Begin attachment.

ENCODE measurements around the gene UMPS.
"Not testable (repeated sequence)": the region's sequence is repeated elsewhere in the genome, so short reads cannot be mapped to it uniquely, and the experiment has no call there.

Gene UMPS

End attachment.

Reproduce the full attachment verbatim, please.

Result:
ENCODE measurements around the gene UMPS.
"Not testable (repeated sequence)": the region's sequence is repeated elsewhere in the genome, so short reads cannot be mapped to it uniquely, and the experiment has no call there.

Gene UMPS